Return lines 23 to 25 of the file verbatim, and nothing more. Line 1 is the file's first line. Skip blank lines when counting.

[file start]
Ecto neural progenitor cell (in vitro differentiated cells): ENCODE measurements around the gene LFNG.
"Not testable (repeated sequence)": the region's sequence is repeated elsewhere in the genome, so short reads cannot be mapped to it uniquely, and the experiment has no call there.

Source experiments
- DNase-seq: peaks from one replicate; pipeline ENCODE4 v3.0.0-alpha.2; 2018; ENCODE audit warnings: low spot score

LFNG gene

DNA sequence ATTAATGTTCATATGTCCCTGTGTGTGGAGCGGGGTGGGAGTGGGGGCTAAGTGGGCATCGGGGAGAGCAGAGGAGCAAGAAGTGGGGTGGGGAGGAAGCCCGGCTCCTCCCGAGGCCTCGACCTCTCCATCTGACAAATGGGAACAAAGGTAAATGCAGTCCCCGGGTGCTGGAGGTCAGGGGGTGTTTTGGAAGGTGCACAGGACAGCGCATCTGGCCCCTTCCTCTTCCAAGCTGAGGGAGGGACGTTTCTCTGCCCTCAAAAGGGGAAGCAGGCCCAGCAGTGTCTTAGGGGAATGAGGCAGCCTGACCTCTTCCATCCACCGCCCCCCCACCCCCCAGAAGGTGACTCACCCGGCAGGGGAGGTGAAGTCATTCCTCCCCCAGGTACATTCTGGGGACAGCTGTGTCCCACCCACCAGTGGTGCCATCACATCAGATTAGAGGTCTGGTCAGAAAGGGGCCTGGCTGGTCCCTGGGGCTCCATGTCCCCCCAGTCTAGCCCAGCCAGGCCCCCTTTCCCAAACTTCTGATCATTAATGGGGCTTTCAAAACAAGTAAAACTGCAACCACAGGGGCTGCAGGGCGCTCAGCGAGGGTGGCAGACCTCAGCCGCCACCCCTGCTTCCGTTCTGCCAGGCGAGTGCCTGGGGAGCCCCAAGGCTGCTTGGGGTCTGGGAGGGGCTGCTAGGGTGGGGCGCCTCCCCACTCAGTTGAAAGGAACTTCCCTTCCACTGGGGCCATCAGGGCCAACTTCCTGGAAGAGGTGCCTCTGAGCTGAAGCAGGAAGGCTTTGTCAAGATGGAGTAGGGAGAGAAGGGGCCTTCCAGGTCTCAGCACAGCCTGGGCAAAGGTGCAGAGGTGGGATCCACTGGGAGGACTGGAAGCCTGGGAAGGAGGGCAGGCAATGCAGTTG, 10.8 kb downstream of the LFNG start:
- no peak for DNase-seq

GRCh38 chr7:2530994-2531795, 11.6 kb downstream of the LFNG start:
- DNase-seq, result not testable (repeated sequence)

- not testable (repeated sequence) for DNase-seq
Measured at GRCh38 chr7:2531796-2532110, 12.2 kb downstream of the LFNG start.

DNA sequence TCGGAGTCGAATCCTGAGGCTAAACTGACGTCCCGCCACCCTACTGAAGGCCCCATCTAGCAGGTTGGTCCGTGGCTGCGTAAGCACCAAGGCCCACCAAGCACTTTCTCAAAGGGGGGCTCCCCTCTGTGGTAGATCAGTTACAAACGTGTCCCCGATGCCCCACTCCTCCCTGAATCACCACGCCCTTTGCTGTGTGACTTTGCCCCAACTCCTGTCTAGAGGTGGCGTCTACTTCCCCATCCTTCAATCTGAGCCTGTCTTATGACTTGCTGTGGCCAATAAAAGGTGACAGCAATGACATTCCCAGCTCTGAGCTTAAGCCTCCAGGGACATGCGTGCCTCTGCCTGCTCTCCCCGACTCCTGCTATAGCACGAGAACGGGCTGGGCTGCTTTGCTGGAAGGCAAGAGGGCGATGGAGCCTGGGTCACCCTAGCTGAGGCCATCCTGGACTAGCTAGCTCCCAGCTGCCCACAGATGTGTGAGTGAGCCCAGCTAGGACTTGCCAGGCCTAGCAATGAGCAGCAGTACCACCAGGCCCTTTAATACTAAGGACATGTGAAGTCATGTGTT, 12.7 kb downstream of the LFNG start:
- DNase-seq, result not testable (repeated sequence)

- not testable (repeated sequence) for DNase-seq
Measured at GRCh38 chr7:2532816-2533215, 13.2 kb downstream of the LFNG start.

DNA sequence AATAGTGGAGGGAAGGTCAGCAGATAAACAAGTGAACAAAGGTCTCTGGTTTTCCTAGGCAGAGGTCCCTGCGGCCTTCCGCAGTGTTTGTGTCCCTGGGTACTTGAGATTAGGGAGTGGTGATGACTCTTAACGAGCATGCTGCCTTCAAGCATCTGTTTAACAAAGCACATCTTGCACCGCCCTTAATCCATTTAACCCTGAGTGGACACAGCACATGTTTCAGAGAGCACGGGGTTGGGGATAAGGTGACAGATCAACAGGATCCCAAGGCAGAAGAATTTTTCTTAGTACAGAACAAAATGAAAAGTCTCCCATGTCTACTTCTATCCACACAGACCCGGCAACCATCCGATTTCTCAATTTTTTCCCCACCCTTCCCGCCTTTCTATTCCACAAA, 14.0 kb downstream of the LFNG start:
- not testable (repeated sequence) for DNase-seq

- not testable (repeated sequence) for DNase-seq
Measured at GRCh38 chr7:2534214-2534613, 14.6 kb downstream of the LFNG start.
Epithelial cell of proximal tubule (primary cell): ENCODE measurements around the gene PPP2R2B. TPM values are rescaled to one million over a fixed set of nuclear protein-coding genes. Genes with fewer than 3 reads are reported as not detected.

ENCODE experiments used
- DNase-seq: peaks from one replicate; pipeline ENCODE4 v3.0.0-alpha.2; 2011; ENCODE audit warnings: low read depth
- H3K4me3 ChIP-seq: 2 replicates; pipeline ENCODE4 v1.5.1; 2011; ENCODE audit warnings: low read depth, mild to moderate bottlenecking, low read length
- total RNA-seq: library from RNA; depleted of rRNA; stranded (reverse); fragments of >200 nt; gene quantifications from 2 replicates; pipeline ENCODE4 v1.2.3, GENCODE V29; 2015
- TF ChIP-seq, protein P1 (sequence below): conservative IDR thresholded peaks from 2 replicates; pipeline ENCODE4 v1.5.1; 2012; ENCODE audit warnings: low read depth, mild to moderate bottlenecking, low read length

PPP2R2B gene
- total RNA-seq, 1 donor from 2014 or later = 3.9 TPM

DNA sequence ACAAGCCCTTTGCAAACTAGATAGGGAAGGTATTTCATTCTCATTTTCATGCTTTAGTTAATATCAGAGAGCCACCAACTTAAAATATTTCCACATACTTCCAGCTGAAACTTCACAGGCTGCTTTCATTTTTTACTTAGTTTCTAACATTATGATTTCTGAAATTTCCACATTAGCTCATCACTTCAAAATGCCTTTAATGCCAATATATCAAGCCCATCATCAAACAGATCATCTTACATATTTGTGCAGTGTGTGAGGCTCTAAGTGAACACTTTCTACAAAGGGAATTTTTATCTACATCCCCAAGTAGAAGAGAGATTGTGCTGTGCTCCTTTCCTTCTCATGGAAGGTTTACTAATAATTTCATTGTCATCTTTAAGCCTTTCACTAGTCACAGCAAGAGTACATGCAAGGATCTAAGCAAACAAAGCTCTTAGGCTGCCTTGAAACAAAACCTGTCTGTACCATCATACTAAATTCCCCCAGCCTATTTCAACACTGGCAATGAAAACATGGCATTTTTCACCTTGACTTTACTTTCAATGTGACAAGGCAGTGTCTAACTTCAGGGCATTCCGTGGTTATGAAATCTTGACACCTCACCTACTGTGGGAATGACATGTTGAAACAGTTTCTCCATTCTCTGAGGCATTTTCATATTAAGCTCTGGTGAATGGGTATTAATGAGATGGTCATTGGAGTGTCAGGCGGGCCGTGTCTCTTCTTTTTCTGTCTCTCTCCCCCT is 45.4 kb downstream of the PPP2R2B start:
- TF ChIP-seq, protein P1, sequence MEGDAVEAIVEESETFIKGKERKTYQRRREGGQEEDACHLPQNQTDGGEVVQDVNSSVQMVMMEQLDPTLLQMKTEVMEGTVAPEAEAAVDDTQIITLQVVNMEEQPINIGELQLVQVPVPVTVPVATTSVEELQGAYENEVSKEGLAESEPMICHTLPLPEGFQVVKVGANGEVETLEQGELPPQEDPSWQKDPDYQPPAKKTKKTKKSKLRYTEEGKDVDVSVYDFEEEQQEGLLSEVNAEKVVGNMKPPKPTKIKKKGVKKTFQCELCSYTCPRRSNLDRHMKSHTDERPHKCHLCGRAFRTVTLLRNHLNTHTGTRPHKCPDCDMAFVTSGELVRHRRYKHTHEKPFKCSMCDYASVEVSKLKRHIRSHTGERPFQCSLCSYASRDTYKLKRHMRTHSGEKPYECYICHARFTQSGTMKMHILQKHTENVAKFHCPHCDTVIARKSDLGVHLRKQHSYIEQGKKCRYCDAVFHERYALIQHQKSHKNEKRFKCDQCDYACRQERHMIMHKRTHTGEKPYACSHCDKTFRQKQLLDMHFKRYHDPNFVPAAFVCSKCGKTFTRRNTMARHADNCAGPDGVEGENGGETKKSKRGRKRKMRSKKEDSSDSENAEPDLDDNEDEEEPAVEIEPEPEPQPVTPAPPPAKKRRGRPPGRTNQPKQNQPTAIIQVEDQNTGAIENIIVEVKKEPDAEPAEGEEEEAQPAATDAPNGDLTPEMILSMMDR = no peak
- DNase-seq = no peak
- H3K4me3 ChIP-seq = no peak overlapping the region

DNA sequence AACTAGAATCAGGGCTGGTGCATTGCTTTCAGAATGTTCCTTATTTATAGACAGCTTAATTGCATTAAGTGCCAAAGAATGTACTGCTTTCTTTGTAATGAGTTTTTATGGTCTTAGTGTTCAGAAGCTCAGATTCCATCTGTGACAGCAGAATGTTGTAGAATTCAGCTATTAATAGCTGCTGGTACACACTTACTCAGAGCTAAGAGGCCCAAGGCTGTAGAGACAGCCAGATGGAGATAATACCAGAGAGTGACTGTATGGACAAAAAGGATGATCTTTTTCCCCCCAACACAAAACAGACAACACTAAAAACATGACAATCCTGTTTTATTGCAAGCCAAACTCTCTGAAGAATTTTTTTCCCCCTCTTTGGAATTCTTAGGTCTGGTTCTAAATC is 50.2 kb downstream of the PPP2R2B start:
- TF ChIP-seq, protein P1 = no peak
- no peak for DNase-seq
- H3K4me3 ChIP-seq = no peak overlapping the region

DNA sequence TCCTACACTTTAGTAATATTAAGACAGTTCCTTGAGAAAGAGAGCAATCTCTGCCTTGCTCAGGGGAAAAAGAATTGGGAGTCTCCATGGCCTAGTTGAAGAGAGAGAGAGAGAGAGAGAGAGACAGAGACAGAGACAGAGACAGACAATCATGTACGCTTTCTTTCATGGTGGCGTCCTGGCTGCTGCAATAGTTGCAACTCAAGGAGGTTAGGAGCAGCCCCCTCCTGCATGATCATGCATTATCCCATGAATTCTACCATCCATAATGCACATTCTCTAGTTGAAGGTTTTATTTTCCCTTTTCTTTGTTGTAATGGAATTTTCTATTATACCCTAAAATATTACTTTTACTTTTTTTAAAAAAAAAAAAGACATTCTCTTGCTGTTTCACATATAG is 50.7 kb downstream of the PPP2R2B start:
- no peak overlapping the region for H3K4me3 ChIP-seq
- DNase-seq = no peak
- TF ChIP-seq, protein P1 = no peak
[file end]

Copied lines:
- H3K4me3 ChIP-seq: 2 replicates; pipeline ENCODE4 v1.5.1; 2011; ENCODE audit warnings: low read depth, mild to moderate bottlenecking, low read length
- total RNA-seq: library from RNA; depleted of rRNA; stranded (reverse); fragments of >200 nt; gene quantifications from 2 replicates; pipeline ENCODE4 v1.2.3, GENCODE V29; 2015
- TF ChIP-seq, protein P1 (sequence below): conservative IDR thresholded peaks from 2 replicates; pipeline ENCODE4 v1.5.1; 2012; ENCODE audit warnings: low read depth, mild to moderate bottlenecking, low read length